15 Jun

From Dr Watson to Sherlock Holmes Esq:

Apologies for this delay in replying to your recent missive, but my mind has been racing and I have been forced to take several precautions before putting pen to paper. I am sending this to you by hand and intend to follow it shortly myself when all is ready. Read on, to learn why…

My good lady wife insisted that we attend a rather ghastly dinner party last evening at the home of that dreadful bore, Ernie Hemmingway. I’m certain you’ll have come across his books – novels, he laughingly calls them – detailing the exploits of outlandish characters who always have some similarly outlandish difficulty to overcome and who invariably end up shooting themselves in the head at the end of the story.

Anyway, the damn fellow bored the arses off his guests (myself included) for several hours while relating the turgid and unimaginative plot of his latest (apparently) prize-winning novel, which, like all his previous rather tedious attempts at entertainment, is written using what he likes to call ‘the iceberg technique’. Quite what the actual point of this farcical literary mechanism is, passed me by completely, however, one rather odd phrase of his did strike me as strangely relevant to your letter:

It seems that Ernie used to play the part of a horse’s arse in some pantomimic show down at Filthy McNasty’s Liquor Emporium between skirmishes during the Boer War. I wasn’t really listening, but when Ernie was explaining the punch-line of a particular sketch he was involved in, the phrase ‘just like The Dangerous Brothers’ caught my attention. I immediately boned him about this, but he palmed me off with some rubbish about seeing an early version of their act at the Alhambra in Newcastle.

I kept a close watch on Hemmingway after that and couldn’t help but notice a distinct lack of eye contact on his part for the rest of the evening. As we were bidding our host goodnight at the door, he suddenly grasped my arm, pulled me to one side and whispered harshly in my ear. At first I thought he said ‘By Christ, but you’ve got a big one, Watson’, but then I realised he’d actually mumbled ‘Five nights until the big one, Watson’. I gave him what I imagined was a curious stare but he merely held his forefinger to his nose and murmured ‘Dead Men Tell No Tales’.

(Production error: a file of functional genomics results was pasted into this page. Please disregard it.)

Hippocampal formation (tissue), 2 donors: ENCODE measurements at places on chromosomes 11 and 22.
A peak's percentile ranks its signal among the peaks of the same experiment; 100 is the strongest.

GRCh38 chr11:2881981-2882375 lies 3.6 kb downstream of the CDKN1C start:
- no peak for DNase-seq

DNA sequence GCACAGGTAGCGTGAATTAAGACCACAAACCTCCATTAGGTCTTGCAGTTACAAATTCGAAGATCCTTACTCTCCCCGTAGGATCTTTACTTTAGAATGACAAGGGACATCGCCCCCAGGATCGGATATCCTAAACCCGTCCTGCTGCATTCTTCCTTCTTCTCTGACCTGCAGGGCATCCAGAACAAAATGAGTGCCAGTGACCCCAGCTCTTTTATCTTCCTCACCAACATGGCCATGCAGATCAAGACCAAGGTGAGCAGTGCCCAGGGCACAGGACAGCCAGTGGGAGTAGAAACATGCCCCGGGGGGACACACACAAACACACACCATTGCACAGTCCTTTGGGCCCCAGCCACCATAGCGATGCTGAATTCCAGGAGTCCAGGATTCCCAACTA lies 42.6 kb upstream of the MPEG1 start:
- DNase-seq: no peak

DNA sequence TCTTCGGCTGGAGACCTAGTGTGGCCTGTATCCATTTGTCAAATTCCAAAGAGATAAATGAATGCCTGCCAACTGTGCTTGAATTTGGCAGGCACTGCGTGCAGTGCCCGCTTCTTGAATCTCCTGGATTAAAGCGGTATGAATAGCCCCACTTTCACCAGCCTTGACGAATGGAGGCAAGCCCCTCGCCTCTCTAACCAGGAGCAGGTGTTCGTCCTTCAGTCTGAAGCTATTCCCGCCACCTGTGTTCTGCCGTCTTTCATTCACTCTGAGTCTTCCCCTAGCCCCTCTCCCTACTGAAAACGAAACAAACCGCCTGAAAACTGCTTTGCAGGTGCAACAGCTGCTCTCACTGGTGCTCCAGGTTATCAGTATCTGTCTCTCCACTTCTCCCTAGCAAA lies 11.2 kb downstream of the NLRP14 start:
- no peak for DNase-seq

Before I could ask him what this meant he had ushered myself and Mrs Watson into a gloomy Cheapside (his books clearly aren’t doing that well) and we quickly hailed a Hansom in case some ruffian leaped out of the shadows to relieve us of our few possessions. As the carriage trundled along, I mentioned the strange phrases to my wife and she immediately responded with a review of a novel she had recently read by some chap named Hornung, who I’m sure you’ll know is a relative of that buffoon Conan Doyle.

However, she then went on to say ‘but darling, I think Mr Haemorrhage [she was quite drunk] would have been referring to his own book of the same title, wouldn’t you think?’ She gave me a look that told me we have conversed on this same topic before, but of course I had no recollection of it, so simply replied ‘Oh, yes, of course, dear’.

I realise I am rambling somewhat, but to get to the point, when we returned home, I looked through my wife’s bedtime reading and discovered the very book in question. I’m sure you can imagine my horror on reading the title of the first chapter, which stated: In Which the Famous Detective is Horribly Killed During an Altercation with a Vaudeville Act…

Needless to say, I would urge you to stay indoors until I can pack my trusty revolver and any other weapons I can find and make my way to Baker Street.


Take Care!

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Posted by on June 15, 2014 in Detective Fiction


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